Publication Abstract Display
Type: Published Manuscript
Title: Does older age confer an increased risk of incident neurocognitive disorders among persons living with HIV disease?
Authors: Sheppard DP, Woods SP, Bondi MW, Gilbert PE, Massman PJ, Doyle KL
Year: 2015
Publication: The Clinical Neuropsychologist
Volume: 29 Issue: 5 Pages: 656-77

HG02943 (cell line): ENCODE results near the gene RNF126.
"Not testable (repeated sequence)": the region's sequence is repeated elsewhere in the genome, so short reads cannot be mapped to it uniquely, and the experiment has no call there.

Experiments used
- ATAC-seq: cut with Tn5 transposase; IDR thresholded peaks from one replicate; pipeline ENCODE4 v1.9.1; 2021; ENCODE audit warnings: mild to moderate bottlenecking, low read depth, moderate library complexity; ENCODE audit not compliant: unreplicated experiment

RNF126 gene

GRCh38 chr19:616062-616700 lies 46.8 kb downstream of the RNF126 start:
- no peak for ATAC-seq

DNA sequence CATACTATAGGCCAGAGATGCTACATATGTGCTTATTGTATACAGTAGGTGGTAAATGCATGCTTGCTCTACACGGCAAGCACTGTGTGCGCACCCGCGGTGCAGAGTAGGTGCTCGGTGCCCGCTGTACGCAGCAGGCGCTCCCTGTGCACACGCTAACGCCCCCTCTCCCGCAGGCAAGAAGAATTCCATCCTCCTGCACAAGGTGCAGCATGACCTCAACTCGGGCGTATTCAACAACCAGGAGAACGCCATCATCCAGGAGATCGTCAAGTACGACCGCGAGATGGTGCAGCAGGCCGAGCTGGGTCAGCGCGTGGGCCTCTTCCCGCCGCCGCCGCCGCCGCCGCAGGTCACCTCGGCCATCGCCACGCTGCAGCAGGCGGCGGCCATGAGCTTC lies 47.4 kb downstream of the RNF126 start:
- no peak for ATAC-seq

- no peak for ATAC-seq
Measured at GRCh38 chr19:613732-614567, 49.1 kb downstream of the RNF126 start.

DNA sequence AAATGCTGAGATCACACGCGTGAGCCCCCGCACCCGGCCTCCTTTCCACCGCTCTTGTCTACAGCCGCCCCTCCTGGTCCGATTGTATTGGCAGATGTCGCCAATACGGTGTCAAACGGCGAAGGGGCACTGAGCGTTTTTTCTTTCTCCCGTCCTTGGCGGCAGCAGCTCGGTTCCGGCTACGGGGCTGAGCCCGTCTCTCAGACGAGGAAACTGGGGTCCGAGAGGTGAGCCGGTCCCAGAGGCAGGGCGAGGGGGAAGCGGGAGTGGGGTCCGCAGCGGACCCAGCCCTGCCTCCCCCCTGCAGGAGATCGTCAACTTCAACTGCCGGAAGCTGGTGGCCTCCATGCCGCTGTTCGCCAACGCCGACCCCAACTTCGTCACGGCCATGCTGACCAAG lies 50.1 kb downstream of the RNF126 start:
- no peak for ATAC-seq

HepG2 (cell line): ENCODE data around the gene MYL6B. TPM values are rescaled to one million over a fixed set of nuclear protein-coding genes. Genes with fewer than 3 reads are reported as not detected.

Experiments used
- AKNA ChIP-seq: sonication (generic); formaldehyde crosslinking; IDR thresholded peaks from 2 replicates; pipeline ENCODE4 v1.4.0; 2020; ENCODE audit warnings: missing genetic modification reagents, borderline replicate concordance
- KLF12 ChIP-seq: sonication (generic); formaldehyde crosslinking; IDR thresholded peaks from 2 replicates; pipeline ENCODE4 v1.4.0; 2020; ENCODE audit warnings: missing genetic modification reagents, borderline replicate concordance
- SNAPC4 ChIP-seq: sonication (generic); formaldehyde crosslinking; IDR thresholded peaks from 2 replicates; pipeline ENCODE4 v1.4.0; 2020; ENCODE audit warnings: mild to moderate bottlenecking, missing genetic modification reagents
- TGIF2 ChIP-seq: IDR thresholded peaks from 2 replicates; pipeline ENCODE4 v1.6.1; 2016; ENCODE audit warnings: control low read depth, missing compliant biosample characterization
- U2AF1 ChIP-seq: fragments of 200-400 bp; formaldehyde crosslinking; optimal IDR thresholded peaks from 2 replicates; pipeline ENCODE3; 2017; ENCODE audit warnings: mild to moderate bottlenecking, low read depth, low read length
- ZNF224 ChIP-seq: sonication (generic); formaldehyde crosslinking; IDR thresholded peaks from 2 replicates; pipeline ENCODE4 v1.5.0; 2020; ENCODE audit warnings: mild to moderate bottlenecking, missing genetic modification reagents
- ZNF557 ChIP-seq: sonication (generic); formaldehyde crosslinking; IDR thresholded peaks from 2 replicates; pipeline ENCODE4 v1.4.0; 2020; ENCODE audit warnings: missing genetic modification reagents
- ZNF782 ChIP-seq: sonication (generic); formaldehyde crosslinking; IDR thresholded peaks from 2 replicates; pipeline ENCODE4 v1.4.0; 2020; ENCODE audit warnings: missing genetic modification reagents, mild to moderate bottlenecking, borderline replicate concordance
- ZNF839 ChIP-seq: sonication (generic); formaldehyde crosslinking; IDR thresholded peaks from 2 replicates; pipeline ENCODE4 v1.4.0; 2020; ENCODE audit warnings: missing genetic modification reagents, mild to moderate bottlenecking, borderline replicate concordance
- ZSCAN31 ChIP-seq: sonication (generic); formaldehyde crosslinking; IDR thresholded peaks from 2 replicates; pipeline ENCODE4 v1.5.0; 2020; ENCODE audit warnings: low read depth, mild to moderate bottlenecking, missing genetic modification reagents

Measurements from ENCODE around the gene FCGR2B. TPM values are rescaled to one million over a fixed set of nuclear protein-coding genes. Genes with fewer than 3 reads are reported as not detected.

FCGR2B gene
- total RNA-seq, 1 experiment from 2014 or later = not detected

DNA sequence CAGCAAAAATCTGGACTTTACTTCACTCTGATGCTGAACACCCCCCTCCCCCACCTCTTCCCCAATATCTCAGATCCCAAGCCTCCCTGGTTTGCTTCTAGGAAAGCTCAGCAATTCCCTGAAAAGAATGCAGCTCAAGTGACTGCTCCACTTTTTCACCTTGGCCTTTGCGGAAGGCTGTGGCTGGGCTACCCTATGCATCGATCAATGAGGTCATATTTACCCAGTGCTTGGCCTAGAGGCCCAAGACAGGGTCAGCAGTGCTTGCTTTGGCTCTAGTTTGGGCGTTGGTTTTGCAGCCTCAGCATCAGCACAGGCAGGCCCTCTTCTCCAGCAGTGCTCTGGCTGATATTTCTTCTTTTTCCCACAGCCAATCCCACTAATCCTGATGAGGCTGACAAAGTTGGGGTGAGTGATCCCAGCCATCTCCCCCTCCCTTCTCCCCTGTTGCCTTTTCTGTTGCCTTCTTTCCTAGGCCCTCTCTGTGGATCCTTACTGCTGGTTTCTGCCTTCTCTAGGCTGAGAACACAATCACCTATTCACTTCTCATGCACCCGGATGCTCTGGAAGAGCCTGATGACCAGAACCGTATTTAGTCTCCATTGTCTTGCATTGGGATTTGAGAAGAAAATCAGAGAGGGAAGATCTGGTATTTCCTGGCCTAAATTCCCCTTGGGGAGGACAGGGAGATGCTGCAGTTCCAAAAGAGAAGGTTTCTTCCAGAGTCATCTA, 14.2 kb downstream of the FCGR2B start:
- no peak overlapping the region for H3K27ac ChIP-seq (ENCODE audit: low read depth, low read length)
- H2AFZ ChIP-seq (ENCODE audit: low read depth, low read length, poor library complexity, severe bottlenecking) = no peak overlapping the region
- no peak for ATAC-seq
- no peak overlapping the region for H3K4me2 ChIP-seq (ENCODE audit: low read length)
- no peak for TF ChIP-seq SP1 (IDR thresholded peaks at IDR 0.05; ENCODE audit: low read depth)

Abstract:OBJECTIVE: This study aimed to determine the combined effects of age and HIV infection on the risk of incident neurocognitive disorders. METHOD: A total of 146 neurocognitively normal participants were enrolled at baseline into one of four groups based on age (≤40 years and ≥50 years) and HIV serostatus resulting in 24 younger HIV-, 27 younger HIV+, 39 older HIV-, and 56 older HIV+ individuals. All participants were administered a standardized clinical neuropsychological battery at baseline and 14.3 ± .2 months later. RESULTS: A logistic regression predicting incident neurocognitive disorders from HIV, age group, and their interaction was significant (χ(2)[4] = 13.56, p = .009), with a significant main effect of HIV serostatus (χ(2)[1] = 5.01, p = .025), but no main effect of age or age by HIV interaction (ps > .10). Specifically, 15.7% of the HIV+ individuals had an incident neurocognitive disorder as compared to 3.2% of the HIV- group (odds ratio = 4.8 [1.2, 32.6]). Among older HIV+ adults, lower baseline cognitive reserve, prospective memory, and verbal fluency each predicted incident neurocognitive disorders at follow-up. CONCLUSIONS: Independent of age, HIV infection confers a nearly fivefold risk for developing a neurocognitive disorder over approximately one year. Individuals with lower cognitive reserve and mild weaknesses in higher-order neurocognitive functions may be targeted for closer clinical monitoring and preventative measures.

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